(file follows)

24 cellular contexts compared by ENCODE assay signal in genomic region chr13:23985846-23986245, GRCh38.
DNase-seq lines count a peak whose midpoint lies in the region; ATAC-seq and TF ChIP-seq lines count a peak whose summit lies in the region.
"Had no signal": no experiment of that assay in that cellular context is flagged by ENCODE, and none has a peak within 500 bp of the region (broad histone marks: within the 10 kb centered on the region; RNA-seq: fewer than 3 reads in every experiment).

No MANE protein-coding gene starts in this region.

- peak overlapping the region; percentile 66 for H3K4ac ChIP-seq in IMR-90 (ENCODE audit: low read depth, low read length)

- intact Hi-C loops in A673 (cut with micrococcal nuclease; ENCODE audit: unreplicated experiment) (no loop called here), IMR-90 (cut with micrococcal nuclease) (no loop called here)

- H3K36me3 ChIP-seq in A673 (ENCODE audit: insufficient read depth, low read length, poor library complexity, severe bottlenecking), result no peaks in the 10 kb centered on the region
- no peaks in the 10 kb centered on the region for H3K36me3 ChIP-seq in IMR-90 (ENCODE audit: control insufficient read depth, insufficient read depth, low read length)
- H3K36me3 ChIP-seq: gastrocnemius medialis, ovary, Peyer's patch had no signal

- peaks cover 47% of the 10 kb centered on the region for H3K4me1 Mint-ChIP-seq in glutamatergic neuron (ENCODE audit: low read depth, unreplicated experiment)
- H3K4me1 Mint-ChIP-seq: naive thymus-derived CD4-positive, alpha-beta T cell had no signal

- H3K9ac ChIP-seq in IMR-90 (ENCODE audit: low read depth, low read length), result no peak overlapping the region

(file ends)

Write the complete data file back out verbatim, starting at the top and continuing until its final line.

24 cellular contexts compared by ENCODE assay signal in genomic region chr13:23985846-23986245, GRCh38.
DNase-seq lines count a peak whose midpoint lies in the region; ATAC-seq and TF ChIP-seq lines count a peak whose summit lies in the region.
"Had no signal": no experiment of that assay in that cellular context is flagged by ENCODE, and none has a peak within 500 bp of the region (broad histone marks: within the 10 kb centered on the region; RNA-seq: fewer than 3 reads in every experiment).

No MANE protein-coding gene starts in this region.

- peak overlapping the region; percentile 66 for H3K4ac ChIP-seq in IMR-90 (ENCODE audit: low read depth, low read length)

- intact Hi-C loops in A673 (cut with micrococcal nuclease; ENCODE audit: unreplicated experiment) (no loop called here), IMR-90 (cut with micrococcal nuclease) (no loop called here)

- H3K36me3 ChIP-seq in A673 (ENCODE audit: insufficient read depth, low read length, poor library complexity, severe bottlenecking), result no peaks in the 10 kb centered on the region
- no peaks in the 10 kb centered on the region for H3K36me3 ChIP-seq in IMR-90 (ENCODE audit: control insufficient read depth, insufficient read depth, low read length)
- H3K36me3 ChIP-seq: gastrocnemius medialis, ovary, Peyer's patch had no signal

- peaks cover 47% of the 10 kb centered on the region for H3K4me1 Mint-ChIP-seq in glutamatergic neuron (ENCODE audit: low read depth, unreplicated experiment)
- H3K4me1 Mint-ChIP-seq: naive thymus-derived CD4-positive, alpha-beta T cell had no signal

- H3K9ac ChIP-seq in IMR-90 (ENCODE audit: low read depth, low read length), result no peak overlapping the region